By Morgan Getts, SFLA’s Ohio Regional Coordinator
“The opposite of love is not hatred, but indifference.” – Elie Wiesel
Indifference. It is easy to do, it seems safe, and I am not going to lie, it is tempting. As human beings, we love to have a good time and enjoy ourselves.
Naturally, we tend to steer clear of anything that makes us feel discomfort. Most of us don’t want to upset anyone, we just want everyone to like us, and we hate feeling uncomfortable.
Elie Wiesel asked the question, “What is indifference?” He found that, “Etymologically, the word means ‘no difference.’ A strange and unnatural state in which the lines blur between light and darkness, dusk and dawn, crime and punishment, cruelty and compassion, good and evil.” Indifference conveys the idea that you don’t think it is an important enough issue to say or do something. It is simply unimportant.
Not too long ago I would have told you indifference is necessary at times. To practice, it simply means to keep one’s sanity and to live a normal life. It is so much easier to look away from those in need. It is so much easier to avoid confrontations, discussions, and questions that make you feel uncomfortable. It is so much easier to be indifferent. I. Was. Wrong.
I recently spent Sunday afternoon helping the Ohio State University’s Pro-Life Club at their Involvement Fair. During my time there, I had a few conversations with students who were challenging our pro-life stance. It was quite refreshing, and I enjoyed engaging with students who were willing to ask us the “hard questions.”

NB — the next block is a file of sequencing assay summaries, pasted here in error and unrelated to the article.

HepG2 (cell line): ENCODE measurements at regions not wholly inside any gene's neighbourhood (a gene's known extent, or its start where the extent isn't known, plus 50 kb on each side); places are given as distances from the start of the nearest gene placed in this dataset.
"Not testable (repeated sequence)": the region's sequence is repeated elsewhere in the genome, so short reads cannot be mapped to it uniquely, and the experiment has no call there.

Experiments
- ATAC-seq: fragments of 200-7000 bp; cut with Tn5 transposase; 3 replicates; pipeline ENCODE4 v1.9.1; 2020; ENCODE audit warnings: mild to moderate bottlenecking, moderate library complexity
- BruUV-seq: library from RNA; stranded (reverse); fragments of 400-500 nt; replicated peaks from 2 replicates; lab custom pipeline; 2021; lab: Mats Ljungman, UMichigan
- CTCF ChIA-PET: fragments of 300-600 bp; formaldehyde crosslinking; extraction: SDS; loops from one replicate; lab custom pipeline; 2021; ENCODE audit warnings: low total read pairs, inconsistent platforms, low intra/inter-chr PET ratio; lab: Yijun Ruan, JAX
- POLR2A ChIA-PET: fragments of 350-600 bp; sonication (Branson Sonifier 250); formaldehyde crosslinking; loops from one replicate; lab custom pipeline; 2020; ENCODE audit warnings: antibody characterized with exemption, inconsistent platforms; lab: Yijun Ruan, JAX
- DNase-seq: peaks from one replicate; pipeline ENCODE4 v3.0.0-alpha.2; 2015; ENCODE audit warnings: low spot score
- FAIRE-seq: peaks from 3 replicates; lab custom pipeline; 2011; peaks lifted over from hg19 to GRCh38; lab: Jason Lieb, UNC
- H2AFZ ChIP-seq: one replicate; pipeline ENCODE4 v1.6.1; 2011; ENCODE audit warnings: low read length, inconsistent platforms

However, when we asked students if they were interested in joining the pro-life club, most of them said things like this: “No, it’s not my problem,” “No, it’s not my body,” “No, I’ll remain neutral,” or my favorite, “No, I am personally pro-life, but I think others have the right to their body.” To me, these responses come from a place of indifference. The last one is my favorite because that is something I would have said not too long ago. Saying you are pro-life, but then not doing anything about it, is simply cheating the system. It is a selfish answer that you give to protect yourself from any backfire that might occur from you stating what you believe. It says, “I believe it is wrong to have an abortion, but I am not going to do anything about it.”
And to those who think, “It’s not my problem,” or “It’s not my body,” sure it is not directly impacting you, but it could at some point. It is the problem/body of your friends, your family, your peers that you sit next to in class every day. Just because you don’t experience the issue personally, does not mean it isn’t something you should speak up for or against. Become educated, learn more about the pro-life stance… DO SOMETHING.
The last answer we received on a regular basis was, “No, I’ll remain neutral.” Neutrality or indifference is always the friend of the enemy. The voiceless need people willing to step up to be their voice. If we aren’t the voice for the voiceless, who will be?
I know how tempting it is to be indifferent. To get caught up in our own lives. Busy with classes, sports, and hanging out with friends, to simply ignore the outside world or the struggles of our peers because they inconvenience our lives. But I urge you to take a stand, ask questions, and challenge each other’s views.
We do not have time for indifference. We are better than indifference. There are so many evils to fight against, we can’t be content being indifferent. Maybe you don’t have time to join the pro-life club, that’s fine. But at least be willing to do some research and speak up about what you believe and why.
Will it be uncomfortable? Yes. Will it be worth it? Absolutely.